Beth's Reviews > A Bend in the River

A Bend in the River by V.S. Naipaul
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Jan 05, 12

bookshelves: 1001-books, 6-books-6-countries-6-continents, around-the-world-group, nobel
Read from January 01 to 05, 2012 — I own a copy
BCID: 8512710


I liked this book, but compared with some of my Africa reads from last year (Nervous Conditions, Things Fall Apart, and Devil on the Cross), it did not move me as much as I'd hoped. There was a vibrancy in all the books I have just mentioned that was missing in this book. This book had a colder, calculated, more observational tone. The former books were written by native Africans who clearly had passion for their countries and their experiences of post-colonial life. Naipal is Trinidadian, and his character is from an Islamic Indian family that had settled in earlier generations on the East African Coast, part of a wave of colonization by Asia and Islam that preceded European control of these areas. The protagonist is of Africa, and yet not, especially as he has moved inland from his coastal country of birth into an inland bush country along the river at the heart of the continent. His perspective is colored by this identity, and he struggles with questions of how he fits in the volatile fabric of life in his small river town. This book, too, explores themes of African identity, political tyranny, and European influence in post-colonial Africa, and it leaves one feeling pretty grim. Unlike the African authors who write on these themes, Naipal cannot convey the depth of tragedy or undercurrent of profound love for a troubled homeland that produced the richer experience I had with the books mentioned above. I am still glad to have read the book and to have had insight into this other world of experience, but I have not had my world transformed in any meaningful way in the reading of this book.
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Comments (showing 1-3 of 3) (3 new)

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Timothy Smith Hello Beth,
A Bend in the River has always been one of my favorite books and I see that you gave it a high rating as well. It’s a book that I often thought about as I wrote my own novel, Cooper’s Promise, which I think you might enjoy.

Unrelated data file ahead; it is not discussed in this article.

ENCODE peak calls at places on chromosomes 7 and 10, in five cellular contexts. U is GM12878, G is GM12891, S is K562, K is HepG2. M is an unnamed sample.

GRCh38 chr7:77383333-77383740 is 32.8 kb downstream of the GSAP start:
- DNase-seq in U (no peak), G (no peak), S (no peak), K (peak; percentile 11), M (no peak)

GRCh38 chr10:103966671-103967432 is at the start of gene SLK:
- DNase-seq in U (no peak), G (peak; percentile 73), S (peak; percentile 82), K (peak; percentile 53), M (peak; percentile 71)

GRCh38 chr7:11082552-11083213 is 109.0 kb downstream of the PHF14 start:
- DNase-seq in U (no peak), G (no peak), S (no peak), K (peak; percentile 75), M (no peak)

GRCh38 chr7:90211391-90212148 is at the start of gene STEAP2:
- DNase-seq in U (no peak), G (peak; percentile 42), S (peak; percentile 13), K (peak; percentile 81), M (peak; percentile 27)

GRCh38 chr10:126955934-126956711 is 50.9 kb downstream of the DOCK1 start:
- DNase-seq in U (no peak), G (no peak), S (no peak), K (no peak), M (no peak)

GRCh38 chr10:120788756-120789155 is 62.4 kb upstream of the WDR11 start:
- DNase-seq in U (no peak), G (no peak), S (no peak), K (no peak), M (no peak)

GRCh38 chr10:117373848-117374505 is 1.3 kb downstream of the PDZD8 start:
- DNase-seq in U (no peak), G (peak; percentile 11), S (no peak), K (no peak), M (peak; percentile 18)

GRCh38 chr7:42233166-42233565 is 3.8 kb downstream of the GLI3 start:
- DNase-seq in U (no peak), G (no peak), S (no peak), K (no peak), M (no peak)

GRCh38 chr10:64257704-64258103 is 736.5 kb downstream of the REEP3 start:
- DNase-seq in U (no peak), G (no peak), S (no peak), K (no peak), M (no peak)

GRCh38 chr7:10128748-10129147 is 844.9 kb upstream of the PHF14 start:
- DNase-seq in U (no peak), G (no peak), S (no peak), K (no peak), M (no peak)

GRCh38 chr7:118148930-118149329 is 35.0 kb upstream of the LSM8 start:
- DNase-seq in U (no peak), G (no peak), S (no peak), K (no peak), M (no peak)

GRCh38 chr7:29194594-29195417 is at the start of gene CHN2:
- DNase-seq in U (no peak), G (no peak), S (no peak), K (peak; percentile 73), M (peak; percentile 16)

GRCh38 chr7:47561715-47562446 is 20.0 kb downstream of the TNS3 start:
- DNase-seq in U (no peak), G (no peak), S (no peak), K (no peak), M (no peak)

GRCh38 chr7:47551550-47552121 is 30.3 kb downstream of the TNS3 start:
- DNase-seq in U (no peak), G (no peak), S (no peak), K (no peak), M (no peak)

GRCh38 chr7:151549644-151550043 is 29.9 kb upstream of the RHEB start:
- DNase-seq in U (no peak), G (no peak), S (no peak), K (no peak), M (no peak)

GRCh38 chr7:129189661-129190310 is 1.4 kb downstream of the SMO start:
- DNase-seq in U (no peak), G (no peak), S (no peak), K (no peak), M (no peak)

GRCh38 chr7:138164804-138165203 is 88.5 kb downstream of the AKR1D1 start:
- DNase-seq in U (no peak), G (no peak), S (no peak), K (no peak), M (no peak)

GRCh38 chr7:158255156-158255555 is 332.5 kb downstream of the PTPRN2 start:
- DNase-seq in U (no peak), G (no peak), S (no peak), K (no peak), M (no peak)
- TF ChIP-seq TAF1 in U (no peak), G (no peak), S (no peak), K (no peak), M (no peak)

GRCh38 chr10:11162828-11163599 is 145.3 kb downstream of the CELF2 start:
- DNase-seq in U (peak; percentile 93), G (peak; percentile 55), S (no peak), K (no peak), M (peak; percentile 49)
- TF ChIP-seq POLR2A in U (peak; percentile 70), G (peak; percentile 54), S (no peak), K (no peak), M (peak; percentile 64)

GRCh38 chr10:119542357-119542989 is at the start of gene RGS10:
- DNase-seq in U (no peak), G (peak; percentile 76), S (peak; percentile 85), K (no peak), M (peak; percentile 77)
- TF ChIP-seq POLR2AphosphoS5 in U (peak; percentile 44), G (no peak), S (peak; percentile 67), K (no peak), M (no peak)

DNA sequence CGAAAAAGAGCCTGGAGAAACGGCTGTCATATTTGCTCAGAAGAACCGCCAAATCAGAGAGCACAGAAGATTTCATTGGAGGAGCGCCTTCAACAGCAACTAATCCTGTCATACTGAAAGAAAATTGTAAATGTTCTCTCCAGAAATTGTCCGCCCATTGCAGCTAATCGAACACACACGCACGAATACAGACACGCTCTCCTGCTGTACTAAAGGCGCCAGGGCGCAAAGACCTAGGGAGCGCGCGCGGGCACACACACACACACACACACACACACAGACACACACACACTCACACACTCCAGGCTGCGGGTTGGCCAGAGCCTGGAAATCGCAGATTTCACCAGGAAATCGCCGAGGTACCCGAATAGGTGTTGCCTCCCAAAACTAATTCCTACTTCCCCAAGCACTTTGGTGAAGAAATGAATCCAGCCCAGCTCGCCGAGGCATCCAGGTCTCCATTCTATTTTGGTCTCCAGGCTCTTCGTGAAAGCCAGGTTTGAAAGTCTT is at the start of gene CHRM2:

Also set in Africa, Cooper’s Promise plays out against the background of the continent’s chronic civil wars as opposed to Naipaul’s post-independence chaos. It’s a more contemporary book and touches on topics of human trafficking and blood diamonds. My writing is sparer than Naipaul’s but I aim for the same rich visual texture and sense of place—which is one of the things that stands out for me in A Bend in the River.



Cooper's Promise tells the story of a soldier who vows to save a young girl who's been trafficked in order to redeem himself for another promise he couldn’t keep. It's exciting, fast-paced, and literary at the same time. It was twice shortlisted for the prestigious Faulkner-Wisdom Competition, and the screenplay adaptation has won five grand prizes and first places in addition to distinctions for Best Original Drama and Best Male Lead.



Here’s a link to the Nook version: http://www.barnesandnoble.com/w/coope...



Here’s a link to Amazon: http://www.amazon.com/dp/1462084087/r...



You will find a synopsis on either site.



Thanks, and keep on reading -- it gives us writers hope.



Tim


message 2: by Beth (last edited Apr 22, 2012 02:30PM) (new) - rated it 4 stars

Beth The reviews on Amazon are much better press for the book than the synopsis! I will have to check it out. I think the last gay love story I read was Such Times by Christopher Coe, so I'm way overdue. I've never read a gay, international, literary thriller. Uh oh. Sounds RIGHT up my alley, but I'll have to make room in my insane reading plans for it. Still, you convinced me--it's going on the Kindle...


Timothy Smith Great. Thanks. Tim


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